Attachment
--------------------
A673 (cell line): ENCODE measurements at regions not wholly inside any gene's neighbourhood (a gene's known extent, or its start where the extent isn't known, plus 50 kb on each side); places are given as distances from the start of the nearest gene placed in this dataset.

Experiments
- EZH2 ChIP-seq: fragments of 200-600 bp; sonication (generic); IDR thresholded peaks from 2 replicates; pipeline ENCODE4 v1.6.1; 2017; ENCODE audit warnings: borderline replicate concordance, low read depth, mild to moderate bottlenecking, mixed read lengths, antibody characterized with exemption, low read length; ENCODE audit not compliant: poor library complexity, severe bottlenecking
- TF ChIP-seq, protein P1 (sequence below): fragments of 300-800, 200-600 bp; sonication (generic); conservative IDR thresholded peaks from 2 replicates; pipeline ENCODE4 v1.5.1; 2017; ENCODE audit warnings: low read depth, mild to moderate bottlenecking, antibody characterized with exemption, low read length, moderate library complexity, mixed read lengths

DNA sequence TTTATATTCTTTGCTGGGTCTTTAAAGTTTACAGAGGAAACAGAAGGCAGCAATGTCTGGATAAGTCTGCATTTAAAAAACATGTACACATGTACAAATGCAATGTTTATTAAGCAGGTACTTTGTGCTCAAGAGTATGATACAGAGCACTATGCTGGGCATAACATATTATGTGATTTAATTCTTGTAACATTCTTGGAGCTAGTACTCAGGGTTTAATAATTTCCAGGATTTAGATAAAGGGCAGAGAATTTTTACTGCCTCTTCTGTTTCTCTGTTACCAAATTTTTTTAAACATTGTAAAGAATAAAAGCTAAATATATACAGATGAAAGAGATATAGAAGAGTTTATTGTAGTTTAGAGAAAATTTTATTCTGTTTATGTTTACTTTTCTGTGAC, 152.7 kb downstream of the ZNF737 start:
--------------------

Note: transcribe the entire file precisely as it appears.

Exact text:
A673 (cell line): ENCODE measurements at regions not wholly inside any gene's neighbourhood (a gene's known extent, or its start where the extent isn't known, plus 50 kb on each side); places are given as distances from the start of the nearest gene placed in this dataset.

Experiments
- EZH2 ChIP-seq: fragments of 200-600 bp; sonication (generic); IDR thresholded peaks from 2 replicates; pipeline ENCODE4 v1.6.1; 2017; ENCODE audit warnings: borderline replicate concordance, low read depth, mild to moderate bottlenecking, mixed read lengths, antibody characterized with exemption, low read length; ENCODE audit not compliant: poor library complexity, severe bottlenecking
- TF ChIP-seq, protein P1 (sequence below): fragments of 300-800, 200-600 bp; sonication (generic); conservative IDR thresholded peaks from 2 replicates; pipeline ENCODE4 v1.5.1; 2017; ENCODE audit warnings: low read depth, mild to moderate bottlenecking, antibody characterized with exemption, low read length, moderate library complexity, mixed read lengths

DNA sequence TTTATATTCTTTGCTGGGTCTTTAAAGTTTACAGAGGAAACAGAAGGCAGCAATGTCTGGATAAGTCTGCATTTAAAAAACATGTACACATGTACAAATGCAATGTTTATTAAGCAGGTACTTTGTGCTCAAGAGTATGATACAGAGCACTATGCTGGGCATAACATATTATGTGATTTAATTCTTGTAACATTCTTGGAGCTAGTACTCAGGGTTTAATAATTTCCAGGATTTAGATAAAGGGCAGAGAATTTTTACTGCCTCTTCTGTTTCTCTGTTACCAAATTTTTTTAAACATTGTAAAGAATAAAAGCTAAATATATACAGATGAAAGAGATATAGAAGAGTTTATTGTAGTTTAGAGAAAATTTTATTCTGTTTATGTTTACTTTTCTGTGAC, 152.7 kb downstream of the ZNF737 start: